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Elections, Fiscal Policy and Growth: Revisiting the Mechanism

Author

Listed:
  • George Economides
  • Apostolis Philippopoulos
  • Simon Price

Abstract

This short paper reconsiders the popular result that the lower the probability of getting reelected, the stronger the incumbent politicians’ incentive to follow short-sighted, inefficient policies. The set-up is a general equilibrium model of endogenous growth and optimal fiscal policy, in which two political parties can alternate in power. We show that re-election uncertainty is not enough to produce the popular result. Specifically, re-election uncertainty must be combined with the hypothesis that politicians care about economic outcomes more when in power than when out of power, and - more importantly - that this preference over being in power is ad hoc. That is, if politicians can also choose how much to care about economic outcomes when in and out of power, it is optimal to care the same and hence shortsighted policies do not arise. Therefore, such policies presuppose a degree of irrationality on the part of political parties.

Suggested Citation

  • George Economides & Apostolis Philippopoulos & Simon Price, 2002. "Elections, Fiscal Policy and Growth: Revisiting the Mechanism," CESifo Working Paper Series 691, CESifo Group Munich.
  • Handle: RePEc:ces:ceswps:_691
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    File URL: http://www.cesifo-group.de/DocDL/cesifo_wp691.pdf
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    References listed on IDEAS

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    1. Tanzi,Vito & Schuknecht,Ludger, 2000. "Public Spending in the 20th Century," Cambridge Books, Cambridge University Press, number 9780521662918, August.
    2. Persson, Torsten & Tabellini, Guido, 1999. "Political economics and macroeconomic policy," Handbook of Macroeconomics,in: J. B. Taylor & M. Woodford (ed.), Handbook of Macroeconomics, edition 1, volume 1, chapter 22, pages 1397-1482 Elsevier.
    3. Kollintzas, T. & Philippopoulos, A. & Vasillatos, V., 1999. "Is Tax Policy Coordination Necessary?," DEOS Working Papers 110, Athens University of Economics and Business.
    4. Torsten Persson & Gerard Roland & Guido Tabellini, 2000. "Comparative Politics and Public Finance," Journal of Political Economy, University of Chicago Press, vol. 108(6), pages 1121-1161, December.
    5. Lockwood, Ben & Philippopoulos, Apostolis & Snell, Andy, 1996. "Fiscal Policy, Public Debt Stabilisation and Politics: Theory and UK Evidence," Economic Journal, Royal Economic Society, vol. 106(437), pages 894-911, July.
    6. George Economides & Jim Malley & Apostolis Philippopoulos & Ulrich Woitek, 2003. "Electoral Uncertainty, Fiscal Policies & Growth: Theory and Evidence from Germany, the UK and the US," CESifo Working Paper Series 1072, CESifo Group Munich.
    7. Avinash Dixit, 1991. "Analytical Approximations in Models of Hysteresis," Review of Economic Studies, Oxford University Press, vol. 58(1), pages 141-151.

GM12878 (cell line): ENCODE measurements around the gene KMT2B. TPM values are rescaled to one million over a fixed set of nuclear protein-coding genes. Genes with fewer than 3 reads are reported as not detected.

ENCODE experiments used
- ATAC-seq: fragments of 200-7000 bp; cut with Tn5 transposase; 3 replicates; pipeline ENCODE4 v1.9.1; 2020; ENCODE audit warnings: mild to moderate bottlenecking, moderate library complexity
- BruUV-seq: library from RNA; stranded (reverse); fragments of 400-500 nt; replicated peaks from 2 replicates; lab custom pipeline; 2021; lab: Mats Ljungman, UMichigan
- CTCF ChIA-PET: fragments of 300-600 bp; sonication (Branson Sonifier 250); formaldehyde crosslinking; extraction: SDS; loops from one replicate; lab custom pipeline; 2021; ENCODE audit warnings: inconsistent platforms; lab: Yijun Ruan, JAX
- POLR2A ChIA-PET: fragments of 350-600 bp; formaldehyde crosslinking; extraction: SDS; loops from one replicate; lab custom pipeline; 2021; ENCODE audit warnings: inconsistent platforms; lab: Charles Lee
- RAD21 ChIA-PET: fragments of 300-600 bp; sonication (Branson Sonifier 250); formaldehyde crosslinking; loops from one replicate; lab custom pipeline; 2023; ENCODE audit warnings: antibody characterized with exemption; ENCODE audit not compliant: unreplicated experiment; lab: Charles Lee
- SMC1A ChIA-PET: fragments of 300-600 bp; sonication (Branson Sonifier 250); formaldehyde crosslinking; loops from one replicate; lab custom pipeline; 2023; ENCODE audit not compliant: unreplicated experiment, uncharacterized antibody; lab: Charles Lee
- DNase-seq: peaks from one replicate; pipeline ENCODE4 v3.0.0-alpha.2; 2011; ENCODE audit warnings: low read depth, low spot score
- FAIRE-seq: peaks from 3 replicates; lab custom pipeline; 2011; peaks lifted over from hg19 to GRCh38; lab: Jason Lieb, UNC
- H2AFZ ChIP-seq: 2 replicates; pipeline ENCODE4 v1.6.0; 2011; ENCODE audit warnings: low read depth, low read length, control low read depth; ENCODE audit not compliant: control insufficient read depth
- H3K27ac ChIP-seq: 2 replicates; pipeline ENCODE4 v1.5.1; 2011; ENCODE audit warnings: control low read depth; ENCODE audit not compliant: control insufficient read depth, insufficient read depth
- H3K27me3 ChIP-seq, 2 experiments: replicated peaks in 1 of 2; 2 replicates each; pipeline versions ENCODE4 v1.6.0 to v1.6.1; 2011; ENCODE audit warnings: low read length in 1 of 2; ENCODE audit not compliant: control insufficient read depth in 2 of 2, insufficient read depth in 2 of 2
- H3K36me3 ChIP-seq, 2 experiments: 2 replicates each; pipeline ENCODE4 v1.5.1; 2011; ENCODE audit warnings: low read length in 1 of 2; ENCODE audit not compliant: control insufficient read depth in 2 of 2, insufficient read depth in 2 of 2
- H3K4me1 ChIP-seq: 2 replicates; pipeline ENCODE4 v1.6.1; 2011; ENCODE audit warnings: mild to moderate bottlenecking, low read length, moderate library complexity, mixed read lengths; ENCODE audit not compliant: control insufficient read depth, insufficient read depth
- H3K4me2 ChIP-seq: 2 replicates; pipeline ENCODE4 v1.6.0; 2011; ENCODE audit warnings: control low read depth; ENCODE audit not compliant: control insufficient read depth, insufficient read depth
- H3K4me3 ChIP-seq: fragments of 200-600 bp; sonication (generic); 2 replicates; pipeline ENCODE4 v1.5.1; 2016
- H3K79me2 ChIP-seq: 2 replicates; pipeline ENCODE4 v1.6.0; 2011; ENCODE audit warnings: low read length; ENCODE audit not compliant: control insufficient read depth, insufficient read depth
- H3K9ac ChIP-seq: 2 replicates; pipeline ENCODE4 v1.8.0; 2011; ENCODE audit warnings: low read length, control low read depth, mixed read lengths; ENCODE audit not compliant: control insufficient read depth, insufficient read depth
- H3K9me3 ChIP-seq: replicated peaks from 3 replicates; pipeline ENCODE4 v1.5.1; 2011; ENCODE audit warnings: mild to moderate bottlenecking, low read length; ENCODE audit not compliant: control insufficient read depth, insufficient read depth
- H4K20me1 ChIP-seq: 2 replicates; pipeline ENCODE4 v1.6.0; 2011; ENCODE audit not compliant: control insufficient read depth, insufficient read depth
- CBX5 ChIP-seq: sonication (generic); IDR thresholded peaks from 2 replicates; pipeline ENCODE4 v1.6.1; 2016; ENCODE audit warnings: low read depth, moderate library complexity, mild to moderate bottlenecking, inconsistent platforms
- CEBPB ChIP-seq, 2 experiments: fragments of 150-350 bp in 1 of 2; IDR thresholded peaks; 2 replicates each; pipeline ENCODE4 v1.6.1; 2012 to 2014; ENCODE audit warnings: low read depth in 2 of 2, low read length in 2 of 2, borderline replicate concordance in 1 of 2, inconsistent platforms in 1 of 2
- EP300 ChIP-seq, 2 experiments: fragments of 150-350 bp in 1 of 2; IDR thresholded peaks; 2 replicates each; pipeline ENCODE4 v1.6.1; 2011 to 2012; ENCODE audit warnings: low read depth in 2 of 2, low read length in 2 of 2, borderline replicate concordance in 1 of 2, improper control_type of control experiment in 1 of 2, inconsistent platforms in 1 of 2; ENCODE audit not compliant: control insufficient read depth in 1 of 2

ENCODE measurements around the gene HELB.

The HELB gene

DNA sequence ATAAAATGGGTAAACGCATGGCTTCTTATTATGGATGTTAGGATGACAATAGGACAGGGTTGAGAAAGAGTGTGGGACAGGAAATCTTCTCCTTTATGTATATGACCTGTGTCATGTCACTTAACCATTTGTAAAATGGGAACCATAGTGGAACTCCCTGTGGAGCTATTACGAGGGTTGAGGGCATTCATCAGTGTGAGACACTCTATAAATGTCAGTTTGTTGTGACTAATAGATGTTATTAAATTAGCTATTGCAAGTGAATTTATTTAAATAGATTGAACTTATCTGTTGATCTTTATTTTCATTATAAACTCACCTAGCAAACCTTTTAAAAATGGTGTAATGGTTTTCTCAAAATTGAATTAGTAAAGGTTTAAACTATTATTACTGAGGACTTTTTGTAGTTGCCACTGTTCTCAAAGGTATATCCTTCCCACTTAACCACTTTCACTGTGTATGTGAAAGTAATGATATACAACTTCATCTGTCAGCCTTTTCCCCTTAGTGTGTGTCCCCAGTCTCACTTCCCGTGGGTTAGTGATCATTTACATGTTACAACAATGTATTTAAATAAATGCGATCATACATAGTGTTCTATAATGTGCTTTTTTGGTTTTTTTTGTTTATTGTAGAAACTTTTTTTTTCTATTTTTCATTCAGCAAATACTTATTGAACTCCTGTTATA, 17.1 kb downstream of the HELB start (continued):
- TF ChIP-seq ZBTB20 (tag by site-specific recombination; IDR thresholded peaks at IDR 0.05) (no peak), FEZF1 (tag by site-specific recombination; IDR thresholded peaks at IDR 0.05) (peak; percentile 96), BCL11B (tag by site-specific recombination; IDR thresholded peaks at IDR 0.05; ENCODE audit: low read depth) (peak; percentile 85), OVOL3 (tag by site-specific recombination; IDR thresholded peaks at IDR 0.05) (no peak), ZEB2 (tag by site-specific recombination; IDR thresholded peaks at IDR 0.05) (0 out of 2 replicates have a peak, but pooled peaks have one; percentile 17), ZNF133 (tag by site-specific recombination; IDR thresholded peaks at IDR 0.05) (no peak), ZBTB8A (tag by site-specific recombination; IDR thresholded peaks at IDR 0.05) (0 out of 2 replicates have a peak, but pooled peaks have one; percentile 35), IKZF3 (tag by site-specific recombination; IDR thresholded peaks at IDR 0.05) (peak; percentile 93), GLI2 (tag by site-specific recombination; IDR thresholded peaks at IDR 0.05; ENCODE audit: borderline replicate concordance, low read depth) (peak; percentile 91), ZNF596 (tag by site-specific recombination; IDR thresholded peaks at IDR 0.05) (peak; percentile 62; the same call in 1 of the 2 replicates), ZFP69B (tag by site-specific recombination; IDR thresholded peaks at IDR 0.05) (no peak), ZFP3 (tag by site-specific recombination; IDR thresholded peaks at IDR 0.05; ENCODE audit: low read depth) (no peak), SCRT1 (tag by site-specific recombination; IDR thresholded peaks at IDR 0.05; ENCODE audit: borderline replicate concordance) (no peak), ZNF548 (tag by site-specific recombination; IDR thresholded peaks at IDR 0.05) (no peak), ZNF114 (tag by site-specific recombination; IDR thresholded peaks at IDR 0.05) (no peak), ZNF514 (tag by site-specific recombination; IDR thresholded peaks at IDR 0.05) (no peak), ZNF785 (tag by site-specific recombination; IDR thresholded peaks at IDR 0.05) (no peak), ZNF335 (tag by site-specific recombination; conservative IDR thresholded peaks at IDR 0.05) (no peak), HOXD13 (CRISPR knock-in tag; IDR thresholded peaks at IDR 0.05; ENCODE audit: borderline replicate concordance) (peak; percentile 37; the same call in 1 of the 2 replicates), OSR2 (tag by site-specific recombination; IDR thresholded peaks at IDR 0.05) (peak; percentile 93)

8. Barro, Robert J, 1990. "Government Spending in a Simple Model of Endogenous Growth," Journal of Political Economy, University of Chicago Press, vol. 98(5), pages 103-126, October.
    9. Alberto Alesina & Guido Tabellini, 1990. "A Positive Theory of Fiscal Deficits and Government Debt," Review of Economic Studies, Oxford University Press, vol. 57(3), pages 403-414.
    10. George Economides & Jim Malley & Apostolis Philippopoulos & Ulrich Woitek, 2003. "Electoral Uncertainty, Fiscal Policies and Growth: Theory and Evidence from Germany, the UK and the US," Working Papers 2003_16, Business School - Economics, University of Glasgow.
    11. Malley, Jim & Philippopoulos, Apostolis & Economides, George, 2002. "Testing for tax smoothing in a general equilibrium model of growth," European Journal of Political Economy, Elsevier, vol. 18(2), pages 301-315, June.
    12. Malley, Jim & Philippopoulos, Apostolis & Woitek, Ulrich, 2007. "Electoral uncertainty, fiscal policy and macroeconomic fluctuations," Journal of Economic Dynamics and Control, Elsevier, vol. 31(3), pages 1051-1080, March.
    13. Devereux, Michael B. & Wen, Jean-Francois, 1998. "Political instability, capital taxation, and growth," European Economic Review, Elsevier, vol. 42(9), pages 1635-1651, November.
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    Cited by:

    1. George Economides & Jim Malley & Apostolis Philippopoulos & Ulrich Woitek, 2003. "Electoral Uncertainty, Fiscal Policies and Growth: Theory and Evidence from Germany, the UK and the US," Working Papers 2003_16, Business School - Economics, University of Glasgow.
    2. Konstantinos Angelopoulos & George Economides, 2005. "Rent Seeking, Policy and Growth under Electoral Uncertainty: Theory and Evidence," DEGIT Conference Papers c010_029, DEGIT, Dynamics, Economic Growth, and International Trade.

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